The wonderful part of this deck is just how much it can do, you can start attacking with Emperor Neuron early while setting up for bigger plays later with cards like Reap and Sow and Gigahorn Charger. It plays a ton of draw so it will always have options and the finishers that it runs are nothing to shake your head at, and I mean hey, 3x Barrage and 3x Tendril Grasp counters half the meta!

Now that we understand what the deck does, let's look into the intricacies; why does this deck win? How does it compare to the other decks in the top tier?

This deck wins because it has tenacity and options, though it is a bit slower than some of the other mid-range decks. Outside of its own finishers and Root Traps, this deck is unable to deal with opposing finishers. So hopefully you're in a strong position by then—one of those flaws with decks that don't run Darkness, Gilaflame the Assaulter is so obnoxious to deal with.

How does it compare? This deck is excessively strong against tempo decks and rush, but it tends to be countered by control decks. The discard and removal is a bit overwhelming, though if you can set up some really aggressive finisher plays you can snag a win! Compared to other mid-range variants, this is a pretty fair match up, sometimes it wins, sometimes it loses—hands and triggers can go a long way.

The final list! When 4EVO first came out, I played BUG, and though it was a primitive version I managed to win the first 4EVO constructed tournament that we had. I'm glad to see that the deck still sees play, and not only does it see play, it still wins games! The coolest part of BUG? You have Terror Pits and Root Traps, you don't have to be afraid of any finishers.

This is one of the strongest decks during the mid game, capable of taking its turn to play a threat or to remove on of yours. Draw, acceleration, discard, and search; this deck has it all. Sadly, that is the problem, the deck is a jack of all trades, but a master of none.

There are a couple of different variations of mid-range BUG decks, some rely on early evolutions such as Neuron and Bronze-Arm Sabertooth, while others become the late game power houses with Flamespike Tatsurion and Hydra Medusa; and of course, everything in between.

When playing the deck, based on which variant you are using, you'll want to think before attacking and measure your advantages. If you're against control, take over the early game and if you're against a faster deck, take over the late game.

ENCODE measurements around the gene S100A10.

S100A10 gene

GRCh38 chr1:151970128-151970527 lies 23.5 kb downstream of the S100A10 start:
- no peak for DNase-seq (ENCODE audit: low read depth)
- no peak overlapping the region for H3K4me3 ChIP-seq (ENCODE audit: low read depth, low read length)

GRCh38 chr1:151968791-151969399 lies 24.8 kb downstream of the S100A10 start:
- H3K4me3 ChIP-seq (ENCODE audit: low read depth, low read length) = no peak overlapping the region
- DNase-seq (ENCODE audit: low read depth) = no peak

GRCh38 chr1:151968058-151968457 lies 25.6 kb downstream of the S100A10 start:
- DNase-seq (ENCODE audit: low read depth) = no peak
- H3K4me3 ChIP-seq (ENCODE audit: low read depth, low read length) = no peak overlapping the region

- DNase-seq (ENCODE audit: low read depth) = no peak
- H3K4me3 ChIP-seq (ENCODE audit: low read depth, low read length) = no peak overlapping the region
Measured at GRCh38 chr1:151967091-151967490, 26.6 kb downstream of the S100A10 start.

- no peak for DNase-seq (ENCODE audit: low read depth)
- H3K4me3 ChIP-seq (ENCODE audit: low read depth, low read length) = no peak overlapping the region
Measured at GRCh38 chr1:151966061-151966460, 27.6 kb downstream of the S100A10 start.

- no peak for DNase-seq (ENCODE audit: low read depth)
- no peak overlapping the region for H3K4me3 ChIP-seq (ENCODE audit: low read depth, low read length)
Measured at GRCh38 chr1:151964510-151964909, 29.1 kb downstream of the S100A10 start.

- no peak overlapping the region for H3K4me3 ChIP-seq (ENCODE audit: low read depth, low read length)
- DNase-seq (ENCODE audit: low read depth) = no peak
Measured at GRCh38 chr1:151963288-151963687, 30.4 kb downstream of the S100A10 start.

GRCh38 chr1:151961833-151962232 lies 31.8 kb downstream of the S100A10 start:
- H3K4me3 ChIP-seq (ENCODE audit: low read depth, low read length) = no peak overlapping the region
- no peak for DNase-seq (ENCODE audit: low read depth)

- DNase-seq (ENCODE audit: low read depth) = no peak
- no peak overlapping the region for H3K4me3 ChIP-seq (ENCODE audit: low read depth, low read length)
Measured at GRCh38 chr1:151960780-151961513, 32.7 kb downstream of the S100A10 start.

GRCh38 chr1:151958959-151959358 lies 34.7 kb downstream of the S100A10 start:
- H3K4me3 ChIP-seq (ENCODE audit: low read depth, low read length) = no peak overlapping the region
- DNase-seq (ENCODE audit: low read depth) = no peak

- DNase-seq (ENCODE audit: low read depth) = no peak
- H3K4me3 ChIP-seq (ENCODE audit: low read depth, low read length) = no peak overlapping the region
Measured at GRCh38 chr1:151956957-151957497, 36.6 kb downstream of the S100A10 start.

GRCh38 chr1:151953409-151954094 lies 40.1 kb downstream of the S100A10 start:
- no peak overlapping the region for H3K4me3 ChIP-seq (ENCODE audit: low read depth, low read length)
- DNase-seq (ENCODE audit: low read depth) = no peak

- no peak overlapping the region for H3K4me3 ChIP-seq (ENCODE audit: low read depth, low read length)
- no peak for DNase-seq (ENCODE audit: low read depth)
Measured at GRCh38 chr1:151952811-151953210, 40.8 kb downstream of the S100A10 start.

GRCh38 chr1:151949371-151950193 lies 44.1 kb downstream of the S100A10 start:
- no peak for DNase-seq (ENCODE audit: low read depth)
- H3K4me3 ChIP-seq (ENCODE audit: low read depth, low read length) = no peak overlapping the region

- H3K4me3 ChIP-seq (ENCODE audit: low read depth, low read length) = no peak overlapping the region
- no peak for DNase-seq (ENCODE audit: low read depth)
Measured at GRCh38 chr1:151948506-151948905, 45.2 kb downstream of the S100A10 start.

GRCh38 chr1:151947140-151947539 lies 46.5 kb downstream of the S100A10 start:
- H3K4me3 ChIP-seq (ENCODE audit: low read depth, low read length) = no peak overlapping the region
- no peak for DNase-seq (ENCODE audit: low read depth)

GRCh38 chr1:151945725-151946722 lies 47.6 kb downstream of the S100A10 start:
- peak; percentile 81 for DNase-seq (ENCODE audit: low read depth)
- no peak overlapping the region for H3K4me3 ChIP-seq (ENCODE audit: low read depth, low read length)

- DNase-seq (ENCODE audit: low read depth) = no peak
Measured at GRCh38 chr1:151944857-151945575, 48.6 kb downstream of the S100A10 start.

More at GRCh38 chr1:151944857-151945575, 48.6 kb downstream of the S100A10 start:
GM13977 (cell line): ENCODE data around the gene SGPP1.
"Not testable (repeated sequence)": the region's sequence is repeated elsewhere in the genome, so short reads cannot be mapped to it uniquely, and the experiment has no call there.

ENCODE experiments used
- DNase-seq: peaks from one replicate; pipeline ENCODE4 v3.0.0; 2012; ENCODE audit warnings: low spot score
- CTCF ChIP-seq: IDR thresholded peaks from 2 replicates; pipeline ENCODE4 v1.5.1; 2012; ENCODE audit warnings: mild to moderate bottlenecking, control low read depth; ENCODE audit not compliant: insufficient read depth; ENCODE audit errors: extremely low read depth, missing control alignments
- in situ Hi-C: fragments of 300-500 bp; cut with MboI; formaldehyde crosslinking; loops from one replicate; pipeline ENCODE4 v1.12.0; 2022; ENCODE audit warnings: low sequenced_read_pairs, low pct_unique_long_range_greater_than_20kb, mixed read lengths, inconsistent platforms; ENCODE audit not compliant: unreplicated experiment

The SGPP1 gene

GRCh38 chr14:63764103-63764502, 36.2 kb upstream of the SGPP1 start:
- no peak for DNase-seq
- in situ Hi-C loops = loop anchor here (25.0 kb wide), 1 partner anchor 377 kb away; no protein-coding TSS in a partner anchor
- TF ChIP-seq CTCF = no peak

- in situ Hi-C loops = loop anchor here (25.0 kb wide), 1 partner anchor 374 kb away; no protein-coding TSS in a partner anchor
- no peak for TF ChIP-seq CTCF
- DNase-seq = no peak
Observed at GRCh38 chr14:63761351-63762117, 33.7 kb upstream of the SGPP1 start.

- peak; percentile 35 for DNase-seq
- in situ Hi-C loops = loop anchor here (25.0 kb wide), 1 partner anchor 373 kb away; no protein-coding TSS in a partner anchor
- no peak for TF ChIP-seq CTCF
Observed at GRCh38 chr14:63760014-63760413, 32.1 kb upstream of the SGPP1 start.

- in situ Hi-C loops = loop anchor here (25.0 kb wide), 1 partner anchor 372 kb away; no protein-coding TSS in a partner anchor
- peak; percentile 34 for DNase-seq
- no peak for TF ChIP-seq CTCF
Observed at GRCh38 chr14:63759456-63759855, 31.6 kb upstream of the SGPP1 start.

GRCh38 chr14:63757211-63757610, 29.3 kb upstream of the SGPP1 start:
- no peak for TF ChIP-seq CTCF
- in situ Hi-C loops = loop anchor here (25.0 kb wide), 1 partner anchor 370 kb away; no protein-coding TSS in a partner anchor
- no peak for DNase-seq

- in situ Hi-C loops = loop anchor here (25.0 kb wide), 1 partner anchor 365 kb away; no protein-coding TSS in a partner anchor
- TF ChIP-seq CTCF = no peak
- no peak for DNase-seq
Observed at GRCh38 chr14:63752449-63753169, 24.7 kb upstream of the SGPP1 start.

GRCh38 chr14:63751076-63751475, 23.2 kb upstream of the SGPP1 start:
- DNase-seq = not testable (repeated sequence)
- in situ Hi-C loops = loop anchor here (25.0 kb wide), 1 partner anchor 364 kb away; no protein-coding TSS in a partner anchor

Now that we understand what the deck does, let's look into the intricacies; why does this deck win? How does it compare to the other decks in the top tier?

BUG wins because it is a jack of all trades. Out of the top tier decks, BUG is the deck that also loses the most. This doesn't necessarily mean it is worse than the others, this deck can get demolished by pairing in a tournament; or it can sweep everything and get a free win.

How does it compare? Different variants will perform differently based on what they play against, when it comes to it, you'll likely not be countering what you're playing against. Instead you should be teching specific cards for your local meta, being able to search out a King Coral could be game winning.

This was a follow up article, make sure to check the original out here.

Check out my Youtube channel here. You’ll be able to see follow up videos as well as be given the latest updates on the follow up article!

- Aiden Thorne of Team Gates

I'm Andy Criss, also known as Aiden Thorne to the Kaijudo community. I am currently a full time student who works as a part time writer/editor—I also write A LOT about Kaijudo. I've been the administrator of a Kaijudo fan website/forum since before the game was released, this was because I was a strong advocate of Duel Masters. Though Kaijudo is not the only game I play, I often find success in MtG and other popular games. I am well known throughout the Kaijudo community for being a competitive player with great insight; I was a Pojo.com Card of the Day writer, I am article writer for Kaijudo.com, and I am known on youtube.com as GatesKaijudo—a hub that I keep exclusively for competitive content.